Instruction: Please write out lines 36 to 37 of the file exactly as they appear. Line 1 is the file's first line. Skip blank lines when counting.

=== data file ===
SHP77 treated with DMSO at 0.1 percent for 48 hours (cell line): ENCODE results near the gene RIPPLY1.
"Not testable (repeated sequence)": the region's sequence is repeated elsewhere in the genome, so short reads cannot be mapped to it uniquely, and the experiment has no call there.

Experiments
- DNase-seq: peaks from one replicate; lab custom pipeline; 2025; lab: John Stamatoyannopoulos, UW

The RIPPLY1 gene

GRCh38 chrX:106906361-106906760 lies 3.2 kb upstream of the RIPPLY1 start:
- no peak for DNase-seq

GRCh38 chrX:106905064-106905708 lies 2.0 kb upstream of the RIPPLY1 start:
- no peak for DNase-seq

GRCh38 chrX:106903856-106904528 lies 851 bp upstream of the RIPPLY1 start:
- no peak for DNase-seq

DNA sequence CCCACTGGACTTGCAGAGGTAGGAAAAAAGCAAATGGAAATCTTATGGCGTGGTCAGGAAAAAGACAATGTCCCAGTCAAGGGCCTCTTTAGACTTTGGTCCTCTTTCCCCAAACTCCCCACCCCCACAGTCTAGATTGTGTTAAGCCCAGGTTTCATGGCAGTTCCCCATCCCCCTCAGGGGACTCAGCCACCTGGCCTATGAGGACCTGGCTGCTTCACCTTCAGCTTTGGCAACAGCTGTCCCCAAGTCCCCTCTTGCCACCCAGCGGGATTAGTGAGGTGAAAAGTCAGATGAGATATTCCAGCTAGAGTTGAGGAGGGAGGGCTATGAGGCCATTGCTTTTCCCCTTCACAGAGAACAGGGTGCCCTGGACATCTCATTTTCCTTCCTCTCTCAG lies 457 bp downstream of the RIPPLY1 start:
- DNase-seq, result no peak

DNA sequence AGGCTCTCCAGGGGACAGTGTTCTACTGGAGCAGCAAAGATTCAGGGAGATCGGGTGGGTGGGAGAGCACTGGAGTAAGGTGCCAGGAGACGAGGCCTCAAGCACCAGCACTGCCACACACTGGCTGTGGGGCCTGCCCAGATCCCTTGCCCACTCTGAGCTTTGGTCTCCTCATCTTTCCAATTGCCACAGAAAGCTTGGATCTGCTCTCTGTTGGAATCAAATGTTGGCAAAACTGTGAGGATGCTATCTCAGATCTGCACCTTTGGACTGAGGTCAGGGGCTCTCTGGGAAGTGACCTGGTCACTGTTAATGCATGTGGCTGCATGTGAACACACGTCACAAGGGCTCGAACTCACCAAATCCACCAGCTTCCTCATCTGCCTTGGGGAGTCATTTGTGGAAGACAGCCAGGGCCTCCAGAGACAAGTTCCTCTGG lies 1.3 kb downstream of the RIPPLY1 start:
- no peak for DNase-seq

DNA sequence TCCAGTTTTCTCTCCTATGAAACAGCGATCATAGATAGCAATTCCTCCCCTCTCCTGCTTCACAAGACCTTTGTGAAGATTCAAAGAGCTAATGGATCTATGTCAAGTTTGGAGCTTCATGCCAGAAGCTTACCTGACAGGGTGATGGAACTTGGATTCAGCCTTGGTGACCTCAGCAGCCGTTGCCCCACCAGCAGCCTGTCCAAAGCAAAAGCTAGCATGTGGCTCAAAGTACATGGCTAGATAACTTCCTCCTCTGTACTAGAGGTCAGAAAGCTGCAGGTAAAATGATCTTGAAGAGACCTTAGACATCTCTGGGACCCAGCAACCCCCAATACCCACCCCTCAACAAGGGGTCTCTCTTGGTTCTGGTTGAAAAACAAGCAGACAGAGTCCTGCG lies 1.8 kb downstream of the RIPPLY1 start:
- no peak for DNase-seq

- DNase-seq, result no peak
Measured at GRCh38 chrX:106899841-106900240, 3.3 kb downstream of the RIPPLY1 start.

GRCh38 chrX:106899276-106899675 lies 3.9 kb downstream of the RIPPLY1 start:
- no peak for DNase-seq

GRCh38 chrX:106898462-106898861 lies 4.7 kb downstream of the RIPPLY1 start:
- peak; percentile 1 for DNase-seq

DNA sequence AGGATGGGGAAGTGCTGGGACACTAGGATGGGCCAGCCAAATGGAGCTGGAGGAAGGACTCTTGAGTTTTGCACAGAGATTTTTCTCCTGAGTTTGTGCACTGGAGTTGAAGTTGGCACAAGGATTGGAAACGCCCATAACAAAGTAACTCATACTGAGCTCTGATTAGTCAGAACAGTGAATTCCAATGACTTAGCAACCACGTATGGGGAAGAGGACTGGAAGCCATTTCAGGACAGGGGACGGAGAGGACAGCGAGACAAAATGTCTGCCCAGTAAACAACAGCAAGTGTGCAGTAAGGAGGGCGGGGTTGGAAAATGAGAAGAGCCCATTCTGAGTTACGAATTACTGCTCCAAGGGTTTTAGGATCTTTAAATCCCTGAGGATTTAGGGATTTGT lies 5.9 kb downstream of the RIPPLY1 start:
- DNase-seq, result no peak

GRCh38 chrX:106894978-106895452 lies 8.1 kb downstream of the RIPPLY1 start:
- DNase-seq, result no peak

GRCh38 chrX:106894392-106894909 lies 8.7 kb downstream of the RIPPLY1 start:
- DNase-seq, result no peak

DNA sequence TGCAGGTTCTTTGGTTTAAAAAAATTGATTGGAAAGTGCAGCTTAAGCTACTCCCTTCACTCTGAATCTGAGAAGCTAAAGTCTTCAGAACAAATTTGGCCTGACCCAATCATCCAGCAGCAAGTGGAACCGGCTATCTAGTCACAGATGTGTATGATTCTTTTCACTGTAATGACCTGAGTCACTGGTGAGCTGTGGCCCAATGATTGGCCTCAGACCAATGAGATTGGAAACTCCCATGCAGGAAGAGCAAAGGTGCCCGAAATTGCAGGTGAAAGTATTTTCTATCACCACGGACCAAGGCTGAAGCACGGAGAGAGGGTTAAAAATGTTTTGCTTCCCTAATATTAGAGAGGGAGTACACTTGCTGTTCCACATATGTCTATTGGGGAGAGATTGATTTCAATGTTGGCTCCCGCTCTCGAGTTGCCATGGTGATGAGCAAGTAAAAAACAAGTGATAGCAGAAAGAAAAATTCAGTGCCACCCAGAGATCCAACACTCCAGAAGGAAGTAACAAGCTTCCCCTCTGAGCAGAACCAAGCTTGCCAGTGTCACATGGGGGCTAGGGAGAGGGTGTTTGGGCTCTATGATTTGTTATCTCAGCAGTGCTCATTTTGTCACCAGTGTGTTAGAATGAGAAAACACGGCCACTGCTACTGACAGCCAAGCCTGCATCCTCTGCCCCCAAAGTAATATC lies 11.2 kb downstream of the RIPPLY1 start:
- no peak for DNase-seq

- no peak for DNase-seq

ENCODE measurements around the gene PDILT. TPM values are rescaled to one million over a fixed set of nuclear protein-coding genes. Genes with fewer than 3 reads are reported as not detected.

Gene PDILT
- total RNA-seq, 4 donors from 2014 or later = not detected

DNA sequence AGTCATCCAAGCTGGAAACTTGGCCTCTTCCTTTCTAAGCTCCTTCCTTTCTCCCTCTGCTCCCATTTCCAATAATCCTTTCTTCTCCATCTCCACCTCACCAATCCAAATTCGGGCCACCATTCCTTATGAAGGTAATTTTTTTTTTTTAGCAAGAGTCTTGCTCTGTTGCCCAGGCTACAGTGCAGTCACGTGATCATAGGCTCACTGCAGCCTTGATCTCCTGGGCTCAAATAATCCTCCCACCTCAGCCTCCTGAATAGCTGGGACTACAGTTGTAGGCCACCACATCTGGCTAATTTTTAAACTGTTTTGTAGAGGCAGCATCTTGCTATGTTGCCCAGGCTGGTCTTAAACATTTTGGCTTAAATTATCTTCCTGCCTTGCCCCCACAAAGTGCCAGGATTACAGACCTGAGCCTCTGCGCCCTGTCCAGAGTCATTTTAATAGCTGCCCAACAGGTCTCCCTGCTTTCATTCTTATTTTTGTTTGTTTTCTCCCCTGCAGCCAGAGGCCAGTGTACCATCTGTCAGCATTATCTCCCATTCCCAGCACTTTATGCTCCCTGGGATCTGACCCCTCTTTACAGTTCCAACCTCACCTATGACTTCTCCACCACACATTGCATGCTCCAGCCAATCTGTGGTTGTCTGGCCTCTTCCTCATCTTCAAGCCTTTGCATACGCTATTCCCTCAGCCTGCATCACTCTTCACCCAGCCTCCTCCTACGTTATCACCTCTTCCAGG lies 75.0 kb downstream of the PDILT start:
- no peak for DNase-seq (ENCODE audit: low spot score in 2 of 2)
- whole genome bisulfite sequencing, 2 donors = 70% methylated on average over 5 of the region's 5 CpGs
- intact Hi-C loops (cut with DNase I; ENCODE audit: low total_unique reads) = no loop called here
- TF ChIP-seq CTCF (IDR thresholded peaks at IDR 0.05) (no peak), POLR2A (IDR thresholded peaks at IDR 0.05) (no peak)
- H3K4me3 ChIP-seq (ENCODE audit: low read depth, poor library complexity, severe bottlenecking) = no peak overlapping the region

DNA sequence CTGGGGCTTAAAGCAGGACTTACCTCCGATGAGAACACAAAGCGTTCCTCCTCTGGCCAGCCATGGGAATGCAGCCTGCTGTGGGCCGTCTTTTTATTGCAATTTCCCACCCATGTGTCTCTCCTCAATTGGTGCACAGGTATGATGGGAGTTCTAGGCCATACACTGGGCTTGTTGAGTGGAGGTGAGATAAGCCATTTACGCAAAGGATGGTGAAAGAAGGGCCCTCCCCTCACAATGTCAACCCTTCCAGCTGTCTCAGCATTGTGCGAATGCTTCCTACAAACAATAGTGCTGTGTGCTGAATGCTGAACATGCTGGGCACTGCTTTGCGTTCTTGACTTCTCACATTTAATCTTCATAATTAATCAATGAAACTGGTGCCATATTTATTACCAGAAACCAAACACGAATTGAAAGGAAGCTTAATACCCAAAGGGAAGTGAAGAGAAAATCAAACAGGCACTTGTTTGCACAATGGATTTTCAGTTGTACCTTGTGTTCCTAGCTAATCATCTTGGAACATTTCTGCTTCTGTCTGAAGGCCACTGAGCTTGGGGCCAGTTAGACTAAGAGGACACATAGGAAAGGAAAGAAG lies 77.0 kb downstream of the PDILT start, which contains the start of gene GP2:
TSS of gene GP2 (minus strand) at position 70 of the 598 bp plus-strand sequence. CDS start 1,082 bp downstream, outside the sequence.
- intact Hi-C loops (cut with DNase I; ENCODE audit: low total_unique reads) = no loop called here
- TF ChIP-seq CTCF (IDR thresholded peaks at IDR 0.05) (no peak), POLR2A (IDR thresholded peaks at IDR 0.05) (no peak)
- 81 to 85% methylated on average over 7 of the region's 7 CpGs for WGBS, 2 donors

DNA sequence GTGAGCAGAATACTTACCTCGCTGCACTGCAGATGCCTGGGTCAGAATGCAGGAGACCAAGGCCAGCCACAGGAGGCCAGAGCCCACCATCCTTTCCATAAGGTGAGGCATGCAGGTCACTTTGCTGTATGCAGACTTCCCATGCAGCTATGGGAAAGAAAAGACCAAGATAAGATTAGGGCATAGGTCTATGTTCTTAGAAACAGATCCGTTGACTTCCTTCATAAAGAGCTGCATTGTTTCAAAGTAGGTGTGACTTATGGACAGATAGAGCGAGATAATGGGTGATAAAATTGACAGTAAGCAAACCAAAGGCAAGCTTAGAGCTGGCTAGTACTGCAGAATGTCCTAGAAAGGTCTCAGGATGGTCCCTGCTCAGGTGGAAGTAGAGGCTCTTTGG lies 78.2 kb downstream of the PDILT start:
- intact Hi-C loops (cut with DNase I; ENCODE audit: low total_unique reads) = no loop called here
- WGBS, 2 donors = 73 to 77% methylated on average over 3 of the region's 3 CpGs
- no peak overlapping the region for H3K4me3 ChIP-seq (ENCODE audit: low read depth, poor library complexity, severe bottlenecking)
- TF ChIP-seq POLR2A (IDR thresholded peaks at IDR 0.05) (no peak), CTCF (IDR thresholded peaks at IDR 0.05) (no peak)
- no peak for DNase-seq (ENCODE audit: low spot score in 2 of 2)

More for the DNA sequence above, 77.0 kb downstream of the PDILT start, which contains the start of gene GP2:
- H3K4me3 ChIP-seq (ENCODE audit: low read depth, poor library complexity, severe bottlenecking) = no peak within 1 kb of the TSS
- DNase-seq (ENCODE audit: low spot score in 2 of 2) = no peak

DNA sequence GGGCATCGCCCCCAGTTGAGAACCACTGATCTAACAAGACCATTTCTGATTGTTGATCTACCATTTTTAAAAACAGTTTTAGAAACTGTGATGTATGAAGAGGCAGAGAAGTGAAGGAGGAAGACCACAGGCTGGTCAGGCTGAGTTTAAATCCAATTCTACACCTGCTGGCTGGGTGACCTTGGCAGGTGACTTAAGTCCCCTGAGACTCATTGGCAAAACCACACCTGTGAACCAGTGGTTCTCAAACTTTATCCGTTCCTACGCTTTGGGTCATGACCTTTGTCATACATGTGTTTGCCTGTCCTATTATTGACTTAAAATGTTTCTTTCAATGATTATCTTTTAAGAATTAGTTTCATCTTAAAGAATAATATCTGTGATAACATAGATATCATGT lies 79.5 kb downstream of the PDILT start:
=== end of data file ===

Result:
DNA sequence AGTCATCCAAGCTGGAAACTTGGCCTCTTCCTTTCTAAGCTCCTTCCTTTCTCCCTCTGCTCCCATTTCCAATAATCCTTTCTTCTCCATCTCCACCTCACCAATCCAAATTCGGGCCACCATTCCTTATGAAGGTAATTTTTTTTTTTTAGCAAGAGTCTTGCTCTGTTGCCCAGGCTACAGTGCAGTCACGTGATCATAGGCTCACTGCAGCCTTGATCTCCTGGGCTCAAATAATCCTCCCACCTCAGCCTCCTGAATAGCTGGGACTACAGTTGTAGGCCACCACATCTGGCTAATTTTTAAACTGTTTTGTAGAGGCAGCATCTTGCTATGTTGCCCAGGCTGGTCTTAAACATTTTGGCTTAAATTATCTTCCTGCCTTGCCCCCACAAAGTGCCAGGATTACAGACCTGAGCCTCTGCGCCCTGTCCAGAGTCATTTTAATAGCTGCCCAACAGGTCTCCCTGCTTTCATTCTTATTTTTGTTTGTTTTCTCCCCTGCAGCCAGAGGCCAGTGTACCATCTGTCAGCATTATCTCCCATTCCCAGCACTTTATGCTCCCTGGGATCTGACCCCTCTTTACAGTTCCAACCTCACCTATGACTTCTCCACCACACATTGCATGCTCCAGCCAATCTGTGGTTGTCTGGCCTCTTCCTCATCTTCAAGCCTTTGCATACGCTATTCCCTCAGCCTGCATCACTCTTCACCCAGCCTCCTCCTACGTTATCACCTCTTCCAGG lies 75.0 kb downstream of the PDILT start:
- no peak for DNase-seq (ENCODE audit: low spot score in 2 of 2)